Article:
Fall 2022 Educator Guide
In September 15, 1776, General William Howe’s Redcoat Army invaded Manhattan Island. George Washington’s Continental Army had managed to escape after their defeat at the Battle of Brooklyn earlier that month. They left New York in Loyalist hands, and retreated north to Harlem Heights. To control New York had been Howe’s primary motivation due to its strategic location at the mouth of the Hudson River. It would be, for the British, the only way they could prevent American rebellion. As it turned out they completely underestimated the Patriot passion for freedom.
The role of intelligence and counterintelligence had a significant impact on how George Washington’s Continental Army won the war. Spies and counterspies, invisible ink, codes and ciphers that contained covert missions within secret messages were used. Members of the Culper Ring, the "mole" in the Sons of Liberty, and women spies fighting secretly behind Patriot and Loyalist battle lines were important information gatherers and transmitters. Washington's spymaster role reveals a completely different side of America’s first president.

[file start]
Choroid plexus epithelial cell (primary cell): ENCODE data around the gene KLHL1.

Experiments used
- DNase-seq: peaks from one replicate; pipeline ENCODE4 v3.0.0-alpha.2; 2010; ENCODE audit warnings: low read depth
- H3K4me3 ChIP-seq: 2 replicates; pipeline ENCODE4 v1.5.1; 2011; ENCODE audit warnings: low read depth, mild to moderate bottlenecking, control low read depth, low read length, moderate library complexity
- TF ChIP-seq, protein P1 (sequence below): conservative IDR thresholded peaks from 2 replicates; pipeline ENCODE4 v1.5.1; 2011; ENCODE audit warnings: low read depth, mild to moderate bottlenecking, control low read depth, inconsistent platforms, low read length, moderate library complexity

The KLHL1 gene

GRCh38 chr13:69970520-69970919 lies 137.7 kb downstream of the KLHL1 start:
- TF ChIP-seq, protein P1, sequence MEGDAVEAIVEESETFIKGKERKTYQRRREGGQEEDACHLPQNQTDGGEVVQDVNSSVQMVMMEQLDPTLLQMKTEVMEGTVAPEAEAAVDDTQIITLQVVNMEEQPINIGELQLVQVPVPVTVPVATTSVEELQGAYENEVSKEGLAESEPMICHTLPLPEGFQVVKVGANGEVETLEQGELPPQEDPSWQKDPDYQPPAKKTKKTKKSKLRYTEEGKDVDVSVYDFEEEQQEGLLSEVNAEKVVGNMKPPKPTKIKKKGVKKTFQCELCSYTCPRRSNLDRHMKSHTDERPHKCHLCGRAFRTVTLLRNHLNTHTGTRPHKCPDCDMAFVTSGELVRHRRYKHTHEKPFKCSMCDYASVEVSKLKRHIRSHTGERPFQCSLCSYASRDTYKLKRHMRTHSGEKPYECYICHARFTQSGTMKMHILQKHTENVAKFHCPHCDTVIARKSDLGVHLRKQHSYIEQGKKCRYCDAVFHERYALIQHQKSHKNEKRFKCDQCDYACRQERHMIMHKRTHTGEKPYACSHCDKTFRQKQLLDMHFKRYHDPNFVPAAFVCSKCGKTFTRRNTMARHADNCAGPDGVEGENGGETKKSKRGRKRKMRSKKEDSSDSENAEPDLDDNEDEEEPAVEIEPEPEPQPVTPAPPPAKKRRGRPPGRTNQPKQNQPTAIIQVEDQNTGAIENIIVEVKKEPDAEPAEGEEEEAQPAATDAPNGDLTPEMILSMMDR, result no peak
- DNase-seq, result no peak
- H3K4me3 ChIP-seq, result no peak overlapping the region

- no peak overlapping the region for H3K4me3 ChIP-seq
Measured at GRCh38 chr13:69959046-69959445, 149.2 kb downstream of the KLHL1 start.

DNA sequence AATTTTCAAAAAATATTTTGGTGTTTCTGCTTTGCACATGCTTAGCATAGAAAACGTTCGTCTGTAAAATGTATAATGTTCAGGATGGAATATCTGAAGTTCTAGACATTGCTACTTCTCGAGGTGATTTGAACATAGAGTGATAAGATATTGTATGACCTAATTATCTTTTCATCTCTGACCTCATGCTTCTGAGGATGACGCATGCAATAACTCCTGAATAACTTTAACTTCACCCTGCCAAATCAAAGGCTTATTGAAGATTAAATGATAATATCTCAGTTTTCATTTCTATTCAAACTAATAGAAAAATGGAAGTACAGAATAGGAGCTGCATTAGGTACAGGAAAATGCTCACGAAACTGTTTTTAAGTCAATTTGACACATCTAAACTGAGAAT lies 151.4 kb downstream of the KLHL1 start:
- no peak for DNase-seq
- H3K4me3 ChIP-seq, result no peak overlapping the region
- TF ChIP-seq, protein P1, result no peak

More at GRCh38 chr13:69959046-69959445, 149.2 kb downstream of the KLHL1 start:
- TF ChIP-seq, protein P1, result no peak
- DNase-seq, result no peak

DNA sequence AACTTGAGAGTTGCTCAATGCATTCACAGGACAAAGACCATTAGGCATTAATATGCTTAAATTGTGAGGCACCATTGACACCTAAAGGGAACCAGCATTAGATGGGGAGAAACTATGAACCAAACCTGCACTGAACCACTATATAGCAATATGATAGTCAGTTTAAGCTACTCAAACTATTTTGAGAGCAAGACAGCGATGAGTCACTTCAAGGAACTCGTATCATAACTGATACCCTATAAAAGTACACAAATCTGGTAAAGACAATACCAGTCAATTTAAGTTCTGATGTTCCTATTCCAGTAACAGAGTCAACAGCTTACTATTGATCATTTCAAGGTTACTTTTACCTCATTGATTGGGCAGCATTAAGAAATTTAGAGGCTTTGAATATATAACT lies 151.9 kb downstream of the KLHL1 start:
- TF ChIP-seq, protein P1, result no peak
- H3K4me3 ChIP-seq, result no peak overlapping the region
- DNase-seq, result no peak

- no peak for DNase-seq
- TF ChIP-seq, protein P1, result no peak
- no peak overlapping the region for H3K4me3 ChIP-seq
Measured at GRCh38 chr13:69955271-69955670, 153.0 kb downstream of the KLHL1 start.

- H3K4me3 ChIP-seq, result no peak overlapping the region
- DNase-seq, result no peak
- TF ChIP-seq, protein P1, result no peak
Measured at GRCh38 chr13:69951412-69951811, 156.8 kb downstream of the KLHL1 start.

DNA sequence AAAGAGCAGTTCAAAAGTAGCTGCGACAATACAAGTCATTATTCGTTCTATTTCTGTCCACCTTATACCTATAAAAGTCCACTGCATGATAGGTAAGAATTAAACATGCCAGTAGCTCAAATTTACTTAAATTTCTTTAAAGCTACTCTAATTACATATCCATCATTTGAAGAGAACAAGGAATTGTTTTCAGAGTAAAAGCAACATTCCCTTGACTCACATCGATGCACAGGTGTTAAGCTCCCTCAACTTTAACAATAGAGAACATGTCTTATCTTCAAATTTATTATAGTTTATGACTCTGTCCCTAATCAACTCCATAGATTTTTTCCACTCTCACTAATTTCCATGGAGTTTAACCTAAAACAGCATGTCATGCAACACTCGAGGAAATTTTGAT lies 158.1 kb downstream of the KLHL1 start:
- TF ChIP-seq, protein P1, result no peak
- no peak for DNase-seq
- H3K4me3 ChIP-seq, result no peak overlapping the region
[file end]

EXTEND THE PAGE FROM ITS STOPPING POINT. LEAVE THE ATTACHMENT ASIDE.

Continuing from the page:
In this issue of New York Archives, learn about two newly discovered stories related to the Culper Spy Ring. Mark Sternberg uncovers new evidence about Selah Strong's role in the Ring and dispells assumptions made regarding his whereabouts during the war. Claire Bellerjeau and Tiffany Yecke Brooks discuss the research behind their book, Espionage and Enslavement in the Revolution: The True Story of Robert Townsend and Elizabeth. In Finding Liss, readers experience the detective work of historians as they wade through countless documents at respositories around the world to uncover the story of Robert Townsend and an enslaved woman known as both Elizabeth and Liss. Historians continue to make new discoveries through the analysis and interpretation of the historical record.